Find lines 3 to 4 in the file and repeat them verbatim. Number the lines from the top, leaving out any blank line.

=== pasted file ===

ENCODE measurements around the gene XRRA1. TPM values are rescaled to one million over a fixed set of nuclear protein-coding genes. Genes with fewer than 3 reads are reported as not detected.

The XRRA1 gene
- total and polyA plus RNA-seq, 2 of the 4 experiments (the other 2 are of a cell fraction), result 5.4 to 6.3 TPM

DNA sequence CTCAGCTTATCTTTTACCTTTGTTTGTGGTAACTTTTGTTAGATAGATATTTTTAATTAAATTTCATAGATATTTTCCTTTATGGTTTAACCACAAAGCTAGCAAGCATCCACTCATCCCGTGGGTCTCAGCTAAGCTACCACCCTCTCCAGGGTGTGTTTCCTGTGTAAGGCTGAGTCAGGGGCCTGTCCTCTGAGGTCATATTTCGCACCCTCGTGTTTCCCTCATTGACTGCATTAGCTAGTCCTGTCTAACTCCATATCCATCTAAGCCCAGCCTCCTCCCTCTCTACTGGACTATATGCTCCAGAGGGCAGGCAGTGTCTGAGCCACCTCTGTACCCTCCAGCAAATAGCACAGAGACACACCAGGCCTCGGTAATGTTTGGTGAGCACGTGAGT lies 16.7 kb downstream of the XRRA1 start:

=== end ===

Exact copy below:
- total and polyA plus RNA-seq, 2 of the 4 experiments (the other 2 are of a cell fraction), result 5.4 to 6.3 TPM

DNA sequence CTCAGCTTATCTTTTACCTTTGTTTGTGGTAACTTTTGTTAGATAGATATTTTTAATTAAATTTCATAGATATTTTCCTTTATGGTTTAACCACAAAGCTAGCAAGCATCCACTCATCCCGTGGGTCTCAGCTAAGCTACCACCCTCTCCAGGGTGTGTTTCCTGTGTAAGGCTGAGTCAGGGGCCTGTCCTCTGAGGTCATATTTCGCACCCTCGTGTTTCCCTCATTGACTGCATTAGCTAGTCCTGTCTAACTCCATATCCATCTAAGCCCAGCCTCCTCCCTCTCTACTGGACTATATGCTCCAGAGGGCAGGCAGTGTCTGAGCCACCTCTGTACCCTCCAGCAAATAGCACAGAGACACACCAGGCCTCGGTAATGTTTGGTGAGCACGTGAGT lies 16.7 kb downstream of the XRRA1 start: